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China threatens 'nuclear option'

Discussion in 'Political Zone' started by Eric_Boyer, Aug 8, 2007.

  1. Eric_Boyer

    Eric_Boyer Well-Known Member

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    http://www.telegraph.co.uk/money/main.jhtml?xml=/money/2007/08/07/bcnchina107a.xml

    The Chinese government has begun a concerted campaign of economic threats against the United States, hinting that it may liquidate its vast holding of US treasuries if Washington imposes trade sanctions to force a yuan revaluation.

    Two officials at leading Communist Party bodies have given interviews in recent days warning - for the first time - that Beijing may use its $1.33 trillion (£658bn) of foreign reserves as a political weapon to counter pressure from the US Congress.

    Shifts in Chinese policy are often announced through key think tanks and academies.

    Described as China's "nuclear option" in the state media, such action could trigger a dollar crash at a time when the US currency is already breaking down through historic support levels.

    It would also cause a spike in US bond yields, hammering the US housing market and perhaps tipping the economy into recession. It is estimated that China holds over $900bn in a mix of US bonds.

    Xia Bin, finance chief at the Development Research Centre (which has cabinet rank), kicked off what now appears to be government policy with a comment last week that Beijing's foreign reserves should be used as a "bargaining chip" in talks with the US.

    "Of course, China doesn't want any undesirable phenomenon in the global financial order," he added.

    He Fan, an official at the Chinese Academy of Social Sciences, went even further today, letting it be known that Beijing had the power to set off a dollar collapse if it choose to do so.

    "China has accumulated a large sum of US dollars. Such a big sum, of which a considerable portion is in US treasury bonds, contributes a great deal to maintaining the position of the dollar as a reserve currency. Russia, Switzerland, and several other countries have reduced the their dollar holdings.

    "China is unlikely to follow suit as long as the yuan's exchange rate is stable against the dollar. The Chinese central bank will be forced to sell dollars once the yuan appreciated dramatically, which might lead to a mass depreciation of the dollar," he told China Daily.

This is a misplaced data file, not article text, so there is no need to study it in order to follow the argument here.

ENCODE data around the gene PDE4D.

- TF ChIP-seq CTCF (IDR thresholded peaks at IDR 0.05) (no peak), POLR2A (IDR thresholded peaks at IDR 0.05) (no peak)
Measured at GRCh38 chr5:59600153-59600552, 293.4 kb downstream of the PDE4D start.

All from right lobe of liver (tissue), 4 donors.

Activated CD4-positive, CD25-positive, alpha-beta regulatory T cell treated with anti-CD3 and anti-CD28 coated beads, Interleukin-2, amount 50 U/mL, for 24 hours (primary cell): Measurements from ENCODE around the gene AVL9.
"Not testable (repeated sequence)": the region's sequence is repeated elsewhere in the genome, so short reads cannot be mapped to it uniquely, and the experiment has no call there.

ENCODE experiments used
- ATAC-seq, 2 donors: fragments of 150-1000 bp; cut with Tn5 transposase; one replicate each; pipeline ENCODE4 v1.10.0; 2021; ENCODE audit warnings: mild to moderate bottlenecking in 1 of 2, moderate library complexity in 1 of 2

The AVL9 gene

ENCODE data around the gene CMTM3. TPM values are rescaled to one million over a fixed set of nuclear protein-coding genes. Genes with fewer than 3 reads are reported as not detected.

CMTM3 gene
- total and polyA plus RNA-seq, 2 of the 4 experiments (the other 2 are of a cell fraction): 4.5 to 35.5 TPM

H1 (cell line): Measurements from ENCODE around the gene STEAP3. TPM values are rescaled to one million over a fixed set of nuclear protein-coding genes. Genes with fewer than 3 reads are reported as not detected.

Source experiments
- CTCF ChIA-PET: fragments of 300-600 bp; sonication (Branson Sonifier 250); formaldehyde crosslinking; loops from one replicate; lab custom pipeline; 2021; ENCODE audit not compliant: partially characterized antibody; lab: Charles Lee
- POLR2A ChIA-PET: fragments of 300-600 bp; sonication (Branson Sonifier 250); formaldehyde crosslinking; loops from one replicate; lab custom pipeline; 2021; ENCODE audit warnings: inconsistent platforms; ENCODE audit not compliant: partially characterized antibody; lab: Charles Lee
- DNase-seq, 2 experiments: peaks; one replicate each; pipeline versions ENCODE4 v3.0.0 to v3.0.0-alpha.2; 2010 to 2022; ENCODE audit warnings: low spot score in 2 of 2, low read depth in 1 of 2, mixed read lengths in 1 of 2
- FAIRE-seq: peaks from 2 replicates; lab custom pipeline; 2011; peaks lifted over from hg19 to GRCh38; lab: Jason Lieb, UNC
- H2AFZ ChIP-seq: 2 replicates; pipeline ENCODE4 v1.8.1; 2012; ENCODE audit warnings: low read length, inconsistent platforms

The threats play into the presidential electoral campaign of Hillary Clinton, who has called for restrictive legislation to prevent America being "held hostage to economic decicions being made in Beijing, Shanghai, or Tokyo".

    She said foreign control over 44pc of the US national debt had left America acutely vulnerable.

    Simon Derrick, a currency strategist at the Bank of New York Mellon, said the comments were a message to the US Senate as Capitol Hill prepares legislation for the Autumn session.

    "The words are alarming and unambiguous. This carries a clear political threat and could have very serious consequences at a time when the credit markets are already afraid of contagion from the subprime troubles," he said.

    A bill drafted by a group of US senators, and backed by the Senate Finance Committee, calls for trade tariffs against Chinese goods as retaliation for alleged currency manipulation.

    The yuan has appreciated 9pc against the dollar over the last two years under a crawling peg but it has failed to halt the rise of China's trade surplus, which reached $26.9bn in June.

    Henry Paulson, the US Tresury Secretary, said any such sanctions would undermine American authority and "could trigger a global cycle of protectionist legislation".

    Mr Paulson is a China expert from his days as head of Goldman Sachs. He has opted for a softer form of diplomacy, but appeared to win few concession from Beijing on a unscheduled trip to China last week aimed at calming the waters.
  2. BrAinPaiNt

    BrAinPaiNt Bad Santa Staff Member

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    And we keep going in debt with them at a staggering rate because we can not afford to pay for his war with Iraqi Oil like we were told.
  3. Eric_Boyer

    Eric_Boyer Well-Known Member

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    The number one threat to our country and way of life is our spending and our debt.

    I have been on a 6 year crusade trying to explain this - and I don't feel like people care, or understand.

    America is doomed if we don't reverse course fast.
  4. Sasquatch

    Sasquatch Lost in the Woods